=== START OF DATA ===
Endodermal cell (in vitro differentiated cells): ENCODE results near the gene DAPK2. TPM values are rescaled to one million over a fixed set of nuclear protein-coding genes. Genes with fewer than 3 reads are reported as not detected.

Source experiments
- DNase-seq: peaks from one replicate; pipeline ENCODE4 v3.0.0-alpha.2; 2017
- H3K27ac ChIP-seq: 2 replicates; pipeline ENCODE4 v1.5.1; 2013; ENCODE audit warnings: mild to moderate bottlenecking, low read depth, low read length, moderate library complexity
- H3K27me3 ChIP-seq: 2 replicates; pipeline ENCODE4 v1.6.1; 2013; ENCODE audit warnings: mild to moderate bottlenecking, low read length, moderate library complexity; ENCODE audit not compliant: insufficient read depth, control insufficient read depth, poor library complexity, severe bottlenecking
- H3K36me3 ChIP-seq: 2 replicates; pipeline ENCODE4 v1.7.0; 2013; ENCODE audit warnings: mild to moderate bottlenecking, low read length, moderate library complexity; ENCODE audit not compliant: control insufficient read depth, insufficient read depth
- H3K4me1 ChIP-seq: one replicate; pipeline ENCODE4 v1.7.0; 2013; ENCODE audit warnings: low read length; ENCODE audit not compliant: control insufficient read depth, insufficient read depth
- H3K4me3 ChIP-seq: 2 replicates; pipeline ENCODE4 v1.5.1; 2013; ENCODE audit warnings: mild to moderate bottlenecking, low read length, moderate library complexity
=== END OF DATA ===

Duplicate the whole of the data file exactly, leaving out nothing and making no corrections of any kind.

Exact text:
Endodermal cell (in vitro differentiated cells): ENCODE results near the gene DAPK2. TPM values are rescaled to one million over a fixed set of nuclear protein-coding genes. Genes with fewer than 3 reads are reported as not detected.

Source experiments
- DNase-seq: peaks from one replicate; pipeline ENCODE4 v3.0.0-alpha.2; 2017
- H3K27ac ChIP-seq: 2 replicates; pipeline ENCODE4 v1.5.1; 2013; ENCODE audit warnings: mild to moderate bottlenecking, low read depth, low read length, moderate library complexity
- H3K27me3 ChIP-seq: 2 replicates; pipeline ENCODE4 v1.6.1; 2013; ENCODE audit warnings: mild to moderate bottlenecking, low read length, moderate library complexity; ENCODE audit not compliant: insufficient read depth, control insufficient read depth, poor library complexity, severe bottlenecking
- H3K36me3 ChIP-seq: 2 replicates; pipeline ENCODE4 v1.7.0; 2013; ENCODE audit warnings: mild to moderate bottlenecking, low read length, moderate library complexity; ENCODE audit not compliant: control insufficient read depth, insufficient read depth
- H3K4me1 ChIP-seq: one replicate; pipeline ENCODE4 v1.7.0; 2013; ENCODE audit warnings: low read length; ENCODE audit not compliant: control insufficient read depth, insufficient read depth
- H3K4me3 ChIP-seq: 2 replicates; pipeline ENCODE4 v1.5.1; 2013; ENCODE audit warnings: mild to moderate bottlenecking, low read length, moderate library complexity